In 1982, the Argentinean Government invaded the Falkland Islands, calculating that Britain would grit its teeth and surrender.  In doing so, they severely underestimated the British Government.  Margaret Thatcher committed her country to recovering the islands.  Worse, having assumed there wouldn't be war, the Argentinean Government made no real plans to defend the islands until it was far too late.  Operating on a shoestring, the British were still able to outmatch the Argentineans and force them to surrender. 


The British did have a number of advantages, it should be noted.  But perhaps the single greatest advantage was that the war was fought for limited objectives.  At no point did Thatcher intend to invade Argentina and overthrow the Junta, a task that would have been beyond Britain in any case.  Britain’s sole objective was to recover and secure the islands, ensuring that the Argentineans could not achieve their objectives.  The combination of military defeat and popular outrage convinced the Junta to surrender, for now.


On one hand, Britain won a great victory.  On the other, the victory did not convince Argentina that the Falklands were definitely British.  The underlying causes of the war continue to bubble under the surface to the present day.


And that brings us to the War on Terror.


Invading Afghanistan - and later Iraq - was not necessarily a mistake.  What was a mistake was going to war without a solid plan for overall victory and a willingness to pay the price necessary to win.  Removing the Taliban from power and smashing Saddam’s government was relatively straightforward, but it was not enough to reshape the region to make it impossible for terrorists and insurgents to operate.  The US needed to build a new governing structure that would give the locals a stake in their country, thus limiting support for opposition forces.  This was not done.  Instead, the US smashed local governments without replacing them with anything acceptable to both the locals and the US.  The net result was a power vacuum that allowed terrorism to thrive.


In order to win, one must want to win - and be willing to do whatever it takes to win.  The image the US consistently presents is that it is not willing to pay any price, bear any burden, to eradicate the enemies of freedom and build a better world.  In the Middle East, the US has managed the remarkable feat of being engaged for nearly five decades without establishing itself as a permanent power.  The perception that the US is constantly on the verge of pulling out (and abandoning its local allies to their fate) undermines any US attempt to actually win the war.  Its allies are constantly looking for escape routes and not committing themselves because they might be abandoned at any moment.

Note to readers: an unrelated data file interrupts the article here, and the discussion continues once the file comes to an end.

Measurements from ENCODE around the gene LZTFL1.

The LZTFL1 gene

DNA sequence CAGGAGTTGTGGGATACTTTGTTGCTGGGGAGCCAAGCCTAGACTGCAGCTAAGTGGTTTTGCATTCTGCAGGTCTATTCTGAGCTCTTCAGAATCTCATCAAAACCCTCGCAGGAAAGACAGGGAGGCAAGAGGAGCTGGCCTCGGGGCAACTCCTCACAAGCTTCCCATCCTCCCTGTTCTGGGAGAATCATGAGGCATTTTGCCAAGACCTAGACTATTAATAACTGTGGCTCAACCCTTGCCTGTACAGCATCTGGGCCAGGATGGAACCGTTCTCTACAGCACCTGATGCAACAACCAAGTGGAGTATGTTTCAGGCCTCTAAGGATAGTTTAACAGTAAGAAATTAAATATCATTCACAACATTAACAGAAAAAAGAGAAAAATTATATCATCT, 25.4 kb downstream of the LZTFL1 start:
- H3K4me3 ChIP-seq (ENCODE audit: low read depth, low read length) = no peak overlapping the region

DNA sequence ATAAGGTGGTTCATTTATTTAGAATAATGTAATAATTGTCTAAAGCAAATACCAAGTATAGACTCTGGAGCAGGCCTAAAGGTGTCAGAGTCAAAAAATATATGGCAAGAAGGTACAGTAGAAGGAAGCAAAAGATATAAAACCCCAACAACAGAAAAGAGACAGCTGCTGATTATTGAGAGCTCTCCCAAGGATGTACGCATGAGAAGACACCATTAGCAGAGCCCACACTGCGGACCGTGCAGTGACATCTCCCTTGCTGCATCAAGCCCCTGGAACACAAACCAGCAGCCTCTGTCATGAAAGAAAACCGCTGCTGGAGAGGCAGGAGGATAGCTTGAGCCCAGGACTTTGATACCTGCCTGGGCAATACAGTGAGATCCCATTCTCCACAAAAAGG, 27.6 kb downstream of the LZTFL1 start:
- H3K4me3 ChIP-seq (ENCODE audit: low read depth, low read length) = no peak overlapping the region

There is no easy path to victory.  In the short run, we must show that we will not be cowed by terrorism.  Because so many of our leaders have been cowed, either by the threat of terrorism, riots or being called racists, establishing this will not be easy.  In the long run, we must work to weaken fanatical societies - and governments - and work to replace them with the rule of even-handed law.   It is this, more than anything else, that will undermine our enemies and eventually discredit religious fundamentalism as a government. 


History tells us that the only way to win is to either destroy the enemy or convince them to stop fighting.  It does not matter that we do not want to fight.  Our enemies are more than willing to fight - it only takes one to start a war - and we have to stand up to them.  We have to convince our enemies that we will fight ...


... Because the only alternative is surrender.


Christopher G. Nuttall

Edinburgh, 2017.